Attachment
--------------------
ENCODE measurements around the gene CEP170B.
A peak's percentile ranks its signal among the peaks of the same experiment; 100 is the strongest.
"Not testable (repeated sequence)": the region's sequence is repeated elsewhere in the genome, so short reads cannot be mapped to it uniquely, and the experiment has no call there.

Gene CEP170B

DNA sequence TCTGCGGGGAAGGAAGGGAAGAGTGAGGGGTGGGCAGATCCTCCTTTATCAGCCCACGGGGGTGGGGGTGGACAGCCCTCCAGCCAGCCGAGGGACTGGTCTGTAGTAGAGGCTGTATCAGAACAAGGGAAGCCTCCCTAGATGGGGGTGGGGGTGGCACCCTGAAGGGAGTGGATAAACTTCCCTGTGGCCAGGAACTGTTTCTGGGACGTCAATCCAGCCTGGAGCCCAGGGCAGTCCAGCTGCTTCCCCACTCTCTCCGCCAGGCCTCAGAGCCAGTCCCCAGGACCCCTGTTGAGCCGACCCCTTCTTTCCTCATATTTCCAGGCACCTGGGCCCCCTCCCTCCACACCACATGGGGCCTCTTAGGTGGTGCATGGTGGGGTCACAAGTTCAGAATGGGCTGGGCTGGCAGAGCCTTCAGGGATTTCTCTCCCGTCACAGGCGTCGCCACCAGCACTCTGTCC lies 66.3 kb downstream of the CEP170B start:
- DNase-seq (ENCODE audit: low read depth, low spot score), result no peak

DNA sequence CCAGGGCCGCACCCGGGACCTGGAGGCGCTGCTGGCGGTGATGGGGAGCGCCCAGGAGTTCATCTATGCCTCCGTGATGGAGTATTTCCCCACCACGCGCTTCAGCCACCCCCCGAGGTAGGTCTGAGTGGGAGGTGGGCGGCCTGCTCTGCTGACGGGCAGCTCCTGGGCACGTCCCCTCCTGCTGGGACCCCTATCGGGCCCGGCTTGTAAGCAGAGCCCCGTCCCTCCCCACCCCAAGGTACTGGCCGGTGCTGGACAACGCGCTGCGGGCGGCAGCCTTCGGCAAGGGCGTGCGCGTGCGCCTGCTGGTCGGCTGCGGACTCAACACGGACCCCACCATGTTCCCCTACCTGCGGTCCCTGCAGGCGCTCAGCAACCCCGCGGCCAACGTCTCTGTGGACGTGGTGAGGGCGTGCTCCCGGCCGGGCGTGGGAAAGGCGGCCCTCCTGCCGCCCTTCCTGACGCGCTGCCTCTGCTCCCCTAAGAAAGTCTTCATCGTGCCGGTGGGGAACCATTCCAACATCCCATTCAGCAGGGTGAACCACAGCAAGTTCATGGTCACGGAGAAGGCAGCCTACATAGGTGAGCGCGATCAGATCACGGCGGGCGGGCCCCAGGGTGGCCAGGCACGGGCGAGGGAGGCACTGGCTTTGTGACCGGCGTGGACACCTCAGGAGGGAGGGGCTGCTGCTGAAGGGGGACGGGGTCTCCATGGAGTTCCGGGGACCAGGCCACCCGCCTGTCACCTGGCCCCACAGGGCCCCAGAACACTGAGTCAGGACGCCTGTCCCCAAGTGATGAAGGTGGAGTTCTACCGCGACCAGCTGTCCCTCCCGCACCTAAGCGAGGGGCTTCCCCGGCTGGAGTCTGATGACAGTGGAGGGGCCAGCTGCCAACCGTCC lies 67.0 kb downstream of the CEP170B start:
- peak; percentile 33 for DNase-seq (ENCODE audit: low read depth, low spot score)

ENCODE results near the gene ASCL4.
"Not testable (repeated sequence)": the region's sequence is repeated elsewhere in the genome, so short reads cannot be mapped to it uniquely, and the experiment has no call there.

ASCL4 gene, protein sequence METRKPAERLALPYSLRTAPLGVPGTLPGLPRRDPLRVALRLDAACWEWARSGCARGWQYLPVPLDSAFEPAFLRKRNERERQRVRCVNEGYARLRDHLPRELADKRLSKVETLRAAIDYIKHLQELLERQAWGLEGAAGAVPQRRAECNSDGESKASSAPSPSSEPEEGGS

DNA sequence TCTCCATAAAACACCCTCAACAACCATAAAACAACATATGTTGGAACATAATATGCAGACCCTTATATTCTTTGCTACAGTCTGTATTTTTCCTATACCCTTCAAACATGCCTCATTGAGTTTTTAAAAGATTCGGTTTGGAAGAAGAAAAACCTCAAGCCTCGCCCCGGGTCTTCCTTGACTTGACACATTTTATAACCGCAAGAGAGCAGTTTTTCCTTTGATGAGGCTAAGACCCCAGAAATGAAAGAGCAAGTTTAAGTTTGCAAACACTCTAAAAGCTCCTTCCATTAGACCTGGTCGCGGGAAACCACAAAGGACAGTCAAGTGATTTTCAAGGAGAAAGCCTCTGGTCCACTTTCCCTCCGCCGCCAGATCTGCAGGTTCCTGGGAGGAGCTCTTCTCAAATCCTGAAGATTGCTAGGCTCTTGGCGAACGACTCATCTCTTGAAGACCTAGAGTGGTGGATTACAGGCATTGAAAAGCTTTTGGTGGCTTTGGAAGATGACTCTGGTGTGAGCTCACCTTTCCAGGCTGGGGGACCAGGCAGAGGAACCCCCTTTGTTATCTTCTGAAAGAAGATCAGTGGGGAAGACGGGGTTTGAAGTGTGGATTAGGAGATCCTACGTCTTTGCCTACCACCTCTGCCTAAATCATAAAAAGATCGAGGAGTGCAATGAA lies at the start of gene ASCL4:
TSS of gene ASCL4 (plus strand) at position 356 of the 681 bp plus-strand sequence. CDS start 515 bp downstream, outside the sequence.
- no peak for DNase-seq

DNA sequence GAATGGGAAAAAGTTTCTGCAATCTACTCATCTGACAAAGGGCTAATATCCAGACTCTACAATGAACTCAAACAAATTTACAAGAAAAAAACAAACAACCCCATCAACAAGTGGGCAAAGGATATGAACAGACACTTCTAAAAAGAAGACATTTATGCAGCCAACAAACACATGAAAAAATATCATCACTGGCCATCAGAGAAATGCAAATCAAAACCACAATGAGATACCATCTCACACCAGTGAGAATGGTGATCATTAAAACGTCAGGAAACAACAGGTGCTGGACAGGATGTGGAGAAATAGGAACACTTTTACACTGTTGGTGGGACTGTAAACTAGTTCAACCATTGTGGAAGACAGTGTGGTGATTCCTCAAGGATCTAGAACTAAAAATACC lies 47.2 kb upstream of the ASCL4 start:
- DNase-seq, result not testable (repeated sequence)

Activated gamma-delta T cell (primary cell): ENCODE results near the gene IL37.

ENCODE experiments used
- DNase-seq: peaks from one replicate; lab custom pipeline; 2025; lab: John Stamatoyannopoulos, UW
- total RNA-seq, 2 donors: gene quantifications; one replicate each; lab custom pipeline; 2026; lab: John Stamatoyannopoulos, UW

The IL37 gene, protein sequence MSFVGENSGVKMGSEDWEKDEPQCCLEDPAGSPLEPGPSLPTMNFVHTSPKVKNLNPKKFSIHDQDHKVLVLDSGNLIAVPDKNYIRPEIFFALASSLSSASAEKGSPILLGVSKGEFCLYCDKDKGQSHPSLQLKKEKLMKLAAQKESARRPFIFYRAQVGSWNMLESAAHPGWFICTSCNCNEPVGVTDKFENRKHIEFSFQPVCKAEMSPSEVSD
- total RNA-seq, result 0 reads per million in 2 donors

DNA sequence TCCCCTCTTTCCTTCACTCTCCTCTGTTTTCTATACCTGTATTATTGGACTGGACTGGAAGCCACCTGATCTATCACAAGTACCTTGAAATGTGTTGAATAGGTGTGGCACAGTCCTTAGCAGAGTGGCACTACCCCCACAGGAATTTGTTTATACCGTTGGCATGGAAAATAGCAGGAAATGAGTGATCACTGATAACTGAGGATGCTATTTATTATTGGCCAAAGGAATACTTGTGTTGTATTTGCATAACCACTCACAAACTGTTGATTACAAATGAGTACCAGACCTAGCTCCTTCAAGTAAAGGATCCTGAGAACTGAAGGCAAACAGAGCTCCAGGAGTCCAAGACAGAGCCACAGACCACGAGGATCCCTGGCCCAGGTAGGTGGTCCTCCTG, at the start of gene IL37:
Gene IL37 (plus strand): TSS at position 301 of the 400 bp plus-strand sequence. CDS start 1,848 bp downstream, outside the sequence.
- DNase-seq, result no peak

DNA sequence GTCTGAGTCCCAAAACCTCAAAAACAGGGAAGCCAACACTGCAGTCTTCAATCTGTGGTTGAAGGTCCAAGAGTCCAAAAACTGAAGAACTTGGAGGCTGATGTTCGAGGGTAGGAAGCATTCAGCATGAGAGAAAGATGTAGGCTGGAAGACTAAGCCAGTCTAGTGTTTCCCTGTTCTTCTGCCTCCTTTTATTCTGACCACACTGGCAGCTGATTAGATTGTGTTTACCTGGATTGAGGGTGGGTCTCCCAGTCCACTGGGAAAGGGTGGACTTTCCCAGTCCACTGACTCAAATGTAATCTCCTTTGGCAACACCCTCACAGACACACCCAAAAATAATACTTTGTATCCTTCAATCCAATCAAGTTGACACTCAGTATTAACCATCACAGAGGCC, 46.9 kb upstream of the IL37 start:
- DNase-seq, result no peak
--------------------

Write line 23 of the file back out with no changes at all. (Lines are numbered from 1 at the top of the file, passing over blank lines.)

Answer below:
DNA sequence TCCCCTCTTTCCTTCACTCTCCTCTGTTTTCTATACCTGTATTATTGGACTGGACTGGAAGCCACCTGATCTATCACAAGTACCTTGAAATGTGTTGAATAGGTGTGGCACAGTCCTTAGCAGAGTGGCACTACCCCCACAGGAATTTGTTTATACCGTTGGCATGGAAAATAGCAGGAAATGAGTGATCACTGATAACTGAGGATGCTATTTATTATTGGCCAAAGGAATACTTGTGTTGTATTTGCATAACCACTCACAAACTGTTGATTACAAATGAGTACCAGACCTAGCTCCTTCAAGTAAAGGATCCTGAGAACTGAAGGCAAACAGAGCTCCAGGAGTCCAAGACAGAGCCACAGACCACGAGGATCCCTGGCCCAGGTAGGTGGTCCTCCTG, at the start of gene IL37: